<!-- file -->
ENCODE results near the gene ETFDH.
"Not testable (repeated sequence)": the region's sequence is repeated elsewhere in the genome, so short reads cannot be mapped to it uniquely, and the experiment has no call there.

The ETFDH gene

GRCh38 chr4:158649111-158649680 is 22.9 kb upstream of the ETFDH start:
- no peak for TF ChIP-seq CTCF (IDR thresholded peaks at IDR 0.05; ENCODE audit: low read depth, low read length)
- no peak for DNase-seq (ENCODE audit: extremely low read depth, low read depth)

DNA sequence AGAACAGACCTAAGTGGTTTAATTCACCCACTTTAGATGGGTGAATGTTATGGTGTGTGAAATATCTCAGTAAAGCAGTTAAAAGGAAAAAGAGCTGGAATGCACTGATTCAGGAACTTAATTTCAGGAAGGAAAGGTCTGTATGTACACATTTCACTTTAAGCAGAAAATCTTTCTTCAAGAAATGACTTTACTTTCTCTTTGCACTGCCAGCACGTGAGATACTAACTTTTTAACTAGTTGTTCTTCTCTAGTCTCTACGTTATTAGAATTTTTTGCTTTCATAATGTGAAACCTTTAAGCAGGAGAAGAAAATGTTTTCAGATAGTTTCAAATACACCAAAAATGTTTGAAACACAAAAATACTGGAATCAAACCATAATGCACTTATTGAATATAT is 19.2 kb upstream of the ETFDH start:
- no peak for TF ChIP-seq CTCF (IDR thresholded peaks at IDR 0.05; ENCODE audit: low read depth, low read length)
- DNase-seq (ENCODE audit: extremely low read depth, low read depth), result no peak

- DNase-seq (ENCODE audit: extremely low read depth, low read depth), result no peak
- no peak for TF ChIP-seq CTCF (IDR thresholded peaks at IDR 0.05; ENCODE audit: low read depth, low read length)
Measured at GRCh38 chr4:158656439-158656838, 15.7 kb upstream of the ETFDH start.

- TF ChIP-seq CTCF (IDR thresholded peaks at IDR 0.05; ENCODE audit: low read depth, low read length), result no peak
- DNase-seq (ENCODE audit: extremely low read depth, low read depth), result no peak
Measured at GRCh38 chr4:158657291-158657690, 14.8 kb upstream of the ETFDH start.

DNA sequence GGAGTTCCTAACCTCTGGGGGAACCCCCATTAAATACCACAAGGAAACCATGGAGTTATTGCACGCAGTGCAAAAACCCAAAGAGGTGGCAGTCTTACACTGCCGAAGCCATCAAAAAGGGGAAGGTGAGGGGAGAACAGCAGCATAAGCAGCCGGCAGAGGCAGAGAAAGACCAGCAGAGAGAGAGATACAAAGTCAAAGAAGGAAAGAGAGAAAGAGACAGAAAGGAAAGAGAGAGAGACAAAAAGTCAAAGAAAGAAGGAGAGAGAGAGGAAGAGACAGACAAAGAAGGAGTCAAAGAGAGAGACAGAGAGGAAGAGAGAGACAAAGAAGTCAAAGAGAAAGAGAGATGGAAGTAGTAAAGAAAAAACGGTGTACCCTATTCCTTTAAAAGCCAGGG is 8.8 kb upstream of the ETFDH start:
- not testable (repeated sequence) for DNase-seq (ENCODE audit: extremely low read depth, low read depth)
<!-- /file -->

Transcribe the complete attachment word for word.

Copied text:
ENCODE results near the gene ETFDH.
"Not testable (repeated sequence)": the region's sequence is repeated elsewhere in the genome, so short reads cannot be mapped to it uniquely, and the experiment has no call there.

The ETFDH gene

GRCh38 chr4:158649111-158649680 is 22.9 kb upstream of the ETFDH start:
- no peak for TF ChIP-seq CTCF (IDR thresholded peaks at IDR 0.05; ENCODE audit: low read depth, low read length)
- no peak for DNase-seq (ENCODE audit: extremely low read depth, low read depth)

DNA sequence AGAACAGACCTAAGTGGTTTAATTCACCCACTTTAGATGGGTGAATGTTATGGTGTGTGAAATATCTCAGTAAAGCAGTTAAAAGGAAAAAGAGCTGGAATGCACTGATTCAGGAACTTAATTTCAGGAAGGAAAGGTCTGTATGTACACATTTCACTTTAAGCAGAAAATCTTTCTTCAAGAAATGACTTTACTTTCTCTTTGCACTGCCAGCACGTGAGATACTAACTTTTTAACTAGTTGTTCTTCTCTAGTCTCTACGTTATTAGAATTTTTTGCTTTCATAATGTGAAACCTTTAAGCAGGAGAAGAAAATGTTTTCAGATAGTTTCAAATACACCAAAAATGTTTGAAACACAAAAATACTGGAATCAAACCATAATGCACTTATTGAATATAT is 19.2 kb upstream of the ETFDH start:
- no peak for TF ChIP-seq CTCF (IDR thresholded peaks at IDR 0.05; ENCODE audit: low read depth, low read length)
- DNase-seq (ENCODE audit: extremely low read depth, low read depth), result no peak

- DNase-seq (ENCODE audit: extremely low read depth, low read depth), result no peak
- no peak for TF ChIP-seq CTCF (IDR thresholded peaks at IDR 0.05; ENCODE audit: low read depth, low read length)
Measured at GRCh38 chr4:158656439-158656838, 15.7 kb upstream of the ETFDH start.

- TF ChIP-seq CTCF (IDR thresholded peaks at IDR 0.05; ENCODE audit: low read depth, low read length), result no peak
- DNase-seq (ENCODE audit: extremely low read depth, low read depth), result no peak
Measured at GRCh38 chr4:158657291-158657690, 14.8 kb upstream of the ETFDH start.

DNA sequence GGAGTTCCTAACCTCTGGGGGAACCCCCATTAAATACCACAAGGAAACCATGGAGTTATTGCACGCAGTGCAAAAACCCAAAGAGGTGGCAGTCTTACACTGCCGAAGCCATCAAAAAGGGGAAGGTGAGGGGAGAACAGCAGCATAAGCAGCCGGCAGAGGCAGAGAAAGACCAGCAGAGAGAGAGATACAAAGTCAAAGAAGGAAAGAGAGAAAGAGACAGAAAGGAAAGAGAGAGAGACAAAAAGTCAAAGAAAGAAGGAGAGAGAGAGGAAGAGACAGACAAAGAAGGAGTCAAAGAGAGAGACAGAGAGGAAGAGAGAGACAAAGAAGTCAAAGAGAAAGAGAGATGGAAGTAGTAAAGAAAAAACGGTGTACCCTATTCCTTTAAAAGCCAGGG is 8.8 kb upstream of the ETFDH start:
- not testable (repeated sequence) for DNase-seq (ENCODE audit: extremely low read depth, low read depth)